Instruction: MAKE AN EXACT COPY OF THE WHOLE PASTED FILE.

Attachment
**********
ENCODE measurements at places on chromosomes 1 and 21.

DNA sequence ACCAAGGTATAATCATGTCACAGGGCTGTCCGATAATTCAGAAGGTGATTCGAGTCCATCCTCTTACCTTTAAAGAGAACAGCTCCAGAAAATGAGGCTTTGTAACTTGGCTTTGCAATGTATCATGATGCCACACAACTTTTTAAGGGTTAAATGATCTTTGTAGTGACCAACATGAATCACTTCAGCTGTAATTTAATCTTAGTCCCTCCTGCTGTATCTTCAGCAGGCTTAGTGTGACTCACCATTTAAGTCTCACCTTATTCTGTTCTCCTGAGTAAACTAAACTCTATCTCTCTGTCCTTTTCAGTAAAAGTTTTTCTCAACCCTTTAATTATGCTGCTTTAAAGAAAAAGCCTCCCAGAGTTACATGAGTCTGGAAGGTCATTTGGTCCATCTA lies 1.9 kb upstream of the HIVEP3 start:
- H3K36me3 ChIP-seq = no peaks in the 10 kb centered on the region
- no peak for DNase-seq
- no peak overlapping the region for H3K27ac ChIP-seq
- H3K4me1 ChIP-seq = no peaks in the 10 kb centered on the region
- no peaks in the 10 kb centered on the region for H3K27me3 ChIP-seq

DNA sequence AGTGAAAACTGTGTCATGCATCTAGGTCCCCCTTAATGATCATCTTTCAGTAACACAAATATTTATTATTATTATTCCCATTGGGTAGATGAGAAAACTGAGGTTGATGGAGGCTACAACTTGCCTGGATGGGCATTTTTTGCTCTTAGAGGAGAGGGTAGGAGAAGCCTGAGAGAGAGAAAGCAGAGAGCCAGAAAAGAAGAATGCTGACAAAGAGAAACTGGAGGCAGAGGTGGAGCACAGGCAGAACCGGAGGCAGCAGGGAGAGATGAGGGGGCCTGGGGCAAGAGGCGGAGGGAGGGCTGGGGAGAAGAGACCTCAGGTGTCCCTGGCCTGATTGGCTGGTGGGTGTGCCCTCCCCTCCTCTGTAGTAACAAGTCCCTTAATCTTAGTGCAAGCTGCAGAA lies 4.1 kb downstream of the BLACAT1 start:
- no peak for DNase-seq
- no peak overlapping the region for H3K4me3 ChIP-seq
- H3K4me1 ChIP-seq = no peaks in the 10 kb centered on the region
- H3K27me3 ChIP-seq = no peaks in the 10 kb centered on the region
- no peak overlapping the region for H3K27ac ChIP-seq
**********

ENCODE measurements at places on chromosomes 1 and 21.

DNA sequence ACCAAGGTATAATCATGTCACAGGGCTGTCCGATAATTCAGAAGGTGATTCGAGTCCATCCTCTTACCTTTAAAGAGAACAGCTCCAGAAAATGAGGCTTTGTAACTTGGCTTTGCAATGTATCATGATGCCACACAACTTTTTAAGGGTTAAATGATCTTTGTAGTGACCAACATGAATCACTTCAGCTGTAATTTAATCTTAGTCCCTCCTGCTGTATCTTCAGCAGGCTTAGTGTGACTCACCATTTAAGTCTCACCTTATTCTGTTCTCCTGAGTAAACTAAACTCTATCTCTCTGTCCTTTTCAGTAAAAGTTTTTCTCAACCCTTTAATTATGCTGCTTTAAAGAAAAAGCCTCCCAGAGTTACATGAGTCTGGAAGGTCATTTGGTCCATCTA lies 1.9 kb upstream of the HIVEP3 start:
- H3K36me3 ChIP-seq = no peaks in the 10 kb centered on the region
- no peak for DNase-seq
- no peak overlapping the region for H3K27ac ChIP-seq
- H3K4me1 ChIP-seq = no peaks in the 10 kb centered on the region
- no peaks in the 10 kb centered on the region for H3K27me3 ChIP-seq

DNA sequence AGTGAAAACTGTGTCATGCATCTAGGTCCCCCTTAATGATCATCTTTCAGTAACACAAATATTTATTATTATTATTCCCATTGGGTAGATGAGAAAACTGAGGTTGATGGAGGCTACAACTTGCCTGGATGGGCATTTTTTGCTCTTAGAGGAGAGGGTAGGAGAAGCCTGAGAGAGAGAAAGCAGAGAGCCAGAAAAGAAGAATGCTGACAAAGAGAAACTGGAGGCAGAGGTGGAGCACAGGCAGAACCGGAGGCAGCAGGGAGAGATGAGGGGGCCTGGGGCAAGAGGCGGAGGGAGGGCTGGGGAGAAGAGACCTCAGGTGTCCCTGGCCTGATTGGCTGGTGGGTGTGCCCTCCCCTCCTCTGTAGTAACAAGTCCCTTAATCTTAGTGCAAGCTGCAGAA lies 4.1 kb downstream of the BLACAT1 start:
- no peak for DNase-seq
- no peak overlapping the region for H3K4me3 ChIP-seq
- H3K4me1 ChIP-seq = no peaks in the 10 kb centered on the region
- H3K27me3 ChIP-seq = no peaks in the 10 kb centered on the region
- no peak overlapping the region for H3K27ac ChIP-seq